I then brought up something Flisrand has been talking about for a number of years: safe streets. Since it has taken around fifty years to build our current system, she says we need to be constantly “thinking ahead” when we build today’s infrastructure. The important questions are: do people feel safe walking and driving in their neighborhoods? When the answer is yes, that will help “increase the tax base” in these areas. Flisrand also spoke about Level of Service, or as she described it a car-centric policy that has led to the current unsafe situation here in our own area. She also wants to look at what California is doing, which is to measure how to get people to places rather than how fast cars can move through an area.
No Ward 7 political conversation would be complete without discussing the monumental SWLRT project. Flisrand began by saying the way Minnesota plans out major transportation projects is not great. Transit should be located in dense neighborhoods, she argues, serving the people. The focus needs to be on shifting people from their cars and making sure other alternatives are “faster than driving.” (That includes remedying what she calls “infrequent” bus service in some parts of the city.) While she “can’t wait” for improved transit to come through growing parts of the community, she believes the cost measurements used to figure out the light rail route from a decade ago are not applicable to today’s situation, particularly the cost of tunneling through Uptown rather than Kenilworth. As a result, she says “we have an excessively expensive train that will serve far fewer residents, and not the ones who desire better transit options.”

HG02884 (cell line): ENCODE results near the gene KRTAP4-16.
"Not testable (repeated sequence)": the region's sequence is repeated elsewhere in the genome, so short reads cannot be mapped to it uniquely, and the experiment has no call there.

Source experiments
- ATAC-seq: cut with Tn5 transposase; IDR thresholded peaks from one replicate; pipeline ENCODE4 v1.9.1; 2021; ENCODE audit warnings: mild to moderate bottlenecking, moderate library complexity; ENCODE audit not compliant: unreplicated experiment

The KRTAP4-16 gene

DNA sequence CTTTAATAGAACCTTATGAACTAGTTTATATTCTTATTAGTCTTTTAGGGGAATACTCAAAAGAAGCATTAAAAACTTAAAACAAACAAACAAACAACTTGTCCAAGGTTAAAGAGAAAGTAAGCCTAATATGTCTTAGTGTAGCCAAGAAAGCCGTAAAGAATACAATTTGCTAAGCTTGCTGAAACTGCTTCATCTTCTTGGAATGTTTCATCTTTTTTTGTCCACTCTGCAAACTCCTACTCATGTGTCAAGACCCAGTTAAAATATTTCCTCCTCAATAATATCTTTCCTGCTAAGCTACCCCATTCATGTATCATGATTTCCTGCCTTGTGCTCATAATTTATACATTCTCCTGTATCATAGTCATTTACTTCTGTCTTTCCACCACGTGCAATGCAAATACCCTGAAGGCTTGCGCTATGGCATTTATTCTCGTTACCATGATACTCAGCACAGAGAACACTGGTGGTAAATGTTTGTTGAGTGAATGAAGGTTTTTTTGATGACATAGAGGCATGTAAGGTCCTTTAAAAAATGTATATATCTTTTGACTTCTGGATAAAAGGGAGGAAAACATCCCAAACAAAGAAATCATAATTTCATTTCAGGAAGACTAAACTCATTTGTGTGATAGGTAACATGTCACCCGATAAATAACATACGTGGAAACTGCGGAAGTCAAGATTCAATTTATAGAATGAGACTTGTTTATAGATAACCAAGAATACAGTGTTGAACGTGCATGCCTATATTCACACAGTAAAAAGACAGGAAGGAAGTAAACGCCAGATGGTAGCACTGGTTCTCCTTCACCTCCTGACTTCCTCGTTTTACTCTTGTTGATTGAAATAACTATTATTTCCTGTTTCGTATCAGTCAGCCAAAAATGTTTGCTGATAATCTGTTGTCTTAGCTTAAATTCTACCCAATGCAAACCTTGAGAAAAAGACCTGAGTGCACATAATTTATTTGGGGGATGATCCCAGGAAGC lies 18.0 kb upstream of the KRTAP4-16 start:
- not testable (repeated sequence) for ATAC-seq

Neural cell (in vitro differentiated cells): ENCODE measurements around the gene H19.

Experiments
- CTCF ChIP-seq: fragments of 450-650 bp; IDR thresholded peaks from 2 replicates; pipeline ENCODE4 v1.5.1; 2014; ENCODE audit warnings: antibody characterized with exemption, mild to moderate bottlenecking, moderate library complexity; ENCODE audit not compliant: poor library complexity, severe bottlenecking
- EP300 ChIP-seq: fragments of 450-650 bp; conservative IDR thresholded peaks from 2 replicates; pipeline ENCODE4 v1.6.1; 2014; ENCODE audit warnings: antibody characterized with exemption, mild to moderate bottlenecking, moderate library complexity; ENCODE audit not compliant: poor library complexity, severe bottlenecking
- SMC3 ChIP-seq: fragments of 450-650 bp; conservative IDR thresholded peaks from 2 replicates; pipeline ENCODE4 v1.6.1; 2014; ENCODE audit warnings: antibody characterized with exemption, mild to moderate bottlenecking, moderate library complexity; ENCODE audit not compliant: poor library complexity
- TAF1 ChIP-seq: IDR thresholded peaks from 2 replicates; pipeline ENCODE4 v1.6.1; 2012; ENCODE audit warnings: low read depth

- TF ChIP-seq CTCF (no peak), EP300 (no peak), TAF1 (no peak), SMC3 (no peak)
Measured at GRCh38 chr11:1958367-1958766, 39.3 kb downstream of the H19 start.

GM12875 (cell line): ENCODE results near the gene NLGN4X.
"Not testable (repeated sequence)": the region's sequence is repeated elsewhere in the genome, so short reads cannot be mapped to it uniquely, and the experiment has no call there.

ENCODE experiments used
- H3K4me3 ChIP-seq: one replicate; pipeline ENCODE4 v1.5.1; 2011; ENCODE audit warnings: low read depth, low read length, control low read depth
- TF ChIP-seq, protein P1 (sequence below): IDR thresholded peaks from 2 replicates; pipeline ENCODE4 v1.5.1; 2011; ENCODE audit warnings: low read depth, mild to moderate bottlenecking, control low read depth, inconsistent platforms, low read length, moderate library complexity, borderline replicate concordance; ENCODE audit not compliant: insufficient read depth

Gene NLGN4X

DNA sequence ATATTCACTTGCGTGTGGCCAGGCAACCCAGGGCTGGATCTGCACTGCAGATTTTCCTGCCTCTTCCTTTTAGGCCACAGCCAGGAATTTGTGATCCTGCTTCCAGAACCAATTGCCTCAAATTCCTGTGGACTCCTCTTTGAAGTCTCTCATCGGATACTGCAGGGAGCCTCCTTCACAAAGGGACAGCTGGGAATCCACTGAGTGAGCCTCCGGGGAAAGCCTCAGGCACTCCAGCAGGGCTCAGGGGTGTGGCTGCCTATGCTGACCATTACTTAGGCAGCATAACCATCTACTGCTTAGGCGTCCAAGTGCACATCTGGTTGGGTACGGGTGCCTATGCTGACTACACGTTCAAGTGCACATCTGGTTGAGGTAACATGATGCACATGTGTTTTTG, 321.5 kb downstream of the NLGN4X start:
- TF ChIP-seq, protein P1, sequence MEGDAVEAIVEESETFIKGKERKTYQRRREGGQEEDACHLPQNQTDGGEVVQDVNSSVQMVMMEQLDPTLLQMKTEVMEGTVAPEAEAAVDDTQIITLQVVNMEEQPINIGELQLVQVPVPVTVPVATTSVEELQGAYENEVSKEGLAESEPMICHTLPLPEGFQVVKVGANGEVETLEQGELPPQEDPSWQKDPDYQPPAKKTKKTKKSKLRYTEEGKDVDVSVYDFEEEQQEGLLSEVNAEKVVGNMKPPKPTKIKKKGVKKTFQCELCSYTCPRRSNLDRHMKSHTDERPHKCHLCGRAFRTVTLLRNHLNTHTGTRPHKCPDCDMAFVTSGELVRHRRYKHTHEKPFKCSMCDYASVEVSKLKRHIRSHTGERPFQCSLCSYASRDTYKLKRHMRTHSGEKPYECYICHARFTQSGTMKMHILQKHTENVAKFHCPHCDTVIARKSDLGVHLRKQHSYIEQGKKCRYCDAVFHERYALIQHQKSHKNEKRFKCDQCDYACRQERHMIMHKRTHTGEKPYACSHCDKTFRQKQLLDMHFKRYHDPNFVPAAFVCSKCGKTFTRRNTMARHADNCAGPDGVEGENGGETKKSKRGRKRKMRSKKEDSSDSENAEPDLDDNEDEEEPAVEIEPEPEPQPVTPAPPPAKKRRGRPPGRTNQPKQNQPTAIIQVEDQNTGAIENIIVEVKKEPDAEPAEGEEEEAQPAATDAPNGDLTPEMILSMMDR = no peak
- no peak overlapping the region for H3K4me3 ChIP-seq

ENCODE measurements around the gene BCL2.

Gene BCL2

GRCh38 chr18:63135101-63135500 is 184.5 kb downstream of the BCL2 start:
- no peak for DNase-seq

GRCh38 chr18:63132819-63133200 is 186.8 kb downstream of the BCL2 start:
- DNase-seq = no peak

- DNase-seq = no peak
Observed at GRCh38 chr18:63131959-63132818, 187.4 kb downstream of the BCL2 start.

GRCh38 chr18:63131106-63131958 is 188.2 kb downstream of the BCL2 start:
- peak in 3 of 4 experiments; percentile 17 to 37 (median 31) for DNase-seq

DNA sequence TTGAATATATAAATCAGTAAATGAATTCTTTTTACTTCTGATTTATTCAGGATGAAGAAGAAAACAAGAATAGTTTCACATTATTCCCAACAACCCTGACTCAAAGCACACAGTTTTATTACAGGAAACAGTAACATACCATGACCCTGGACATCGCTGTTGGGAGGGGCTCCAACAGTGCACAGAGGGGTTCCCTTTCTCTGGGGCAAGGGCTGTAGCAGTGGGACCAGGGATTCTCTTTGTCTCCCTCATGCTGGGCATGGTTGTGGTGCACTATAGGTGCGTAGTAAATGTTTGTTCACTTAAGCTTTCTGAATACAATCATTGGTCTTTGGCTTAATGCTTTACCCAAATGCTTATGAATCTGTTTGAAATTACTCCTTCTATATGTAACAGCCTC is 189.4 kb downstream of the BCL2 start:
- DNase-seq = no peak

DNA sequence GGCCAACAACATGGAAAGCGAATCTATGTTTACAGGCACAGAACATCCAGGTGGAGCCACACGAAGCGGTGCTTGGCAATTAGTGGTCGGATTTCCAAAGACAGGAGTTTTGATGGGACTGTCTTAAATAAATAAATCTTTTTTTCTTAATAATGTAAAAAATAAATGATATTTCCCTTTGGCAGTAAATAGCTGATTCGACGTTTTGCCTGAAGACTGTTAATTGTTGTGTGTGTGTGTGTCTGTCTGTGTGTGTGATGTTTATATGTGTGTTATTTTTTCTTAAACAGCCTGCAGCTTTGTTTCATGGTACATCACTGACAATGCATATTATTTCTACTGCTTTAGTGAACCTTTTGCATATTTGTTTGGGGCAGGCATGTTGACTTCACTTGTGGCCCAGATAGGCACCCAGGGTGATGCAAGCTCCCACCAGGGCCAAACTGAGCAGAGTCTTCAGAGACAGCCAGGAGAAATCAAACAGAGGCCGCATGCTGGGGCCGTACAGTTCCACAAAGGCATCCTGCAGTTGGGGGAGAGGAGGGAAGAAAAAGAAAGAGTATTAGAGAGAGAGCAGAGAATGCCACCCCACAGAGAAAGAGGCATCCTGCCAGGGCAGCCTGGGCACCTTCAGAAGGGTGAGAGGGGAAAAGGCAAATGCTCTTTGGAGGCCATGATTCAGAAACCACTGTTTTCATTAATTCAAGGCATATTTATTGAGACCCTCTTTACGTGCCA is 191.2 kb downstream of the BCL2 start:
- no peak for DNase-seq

Finally I had to ask about the last portion of her “Issues” page: a “customer service model” for local government. Flisrand she has heard too many times that the city is dealing with people “like they’re bad actors” from the start, hectoring them into an “expectation of compliance” that doesn’t always work for either party. People who want to start a small business in this city have to go through a series of permit hurdles just to begin, and Flisrand feels the city may be worried more about regulations than what those businesses may bring into an area. She mentioned that for some issues brought up through 311, Minneapolis’ free service to report problems, aren’t available for follow-up. Overall, the city needs to maintain an “assumption of good intent” on the part of its residents.
We wrapped up our conversation as Flisrand had to bicycle off to another meeting. I’d be remiss in stating that the current Council Member in the 7th Ward is Lisa Goodman, who has held that seat since 1997. This year’s Democratic precinct caucuses will be held on April 4th, and the Ward 7 convention will be held April 22nd. Check out the Minneapolis DFL page for more information.
John Abraham-Watne is a published author and freelance journalist located in the Twin Cities, where he lives with his wife Mary and their two cats. He is the author of two novels published by North Star Press. John conducts freelance journalism on local government issues for the news/entertainment website MinnyApple. His work has also appeared in the Southwest Journal and the Hill & Lake Press.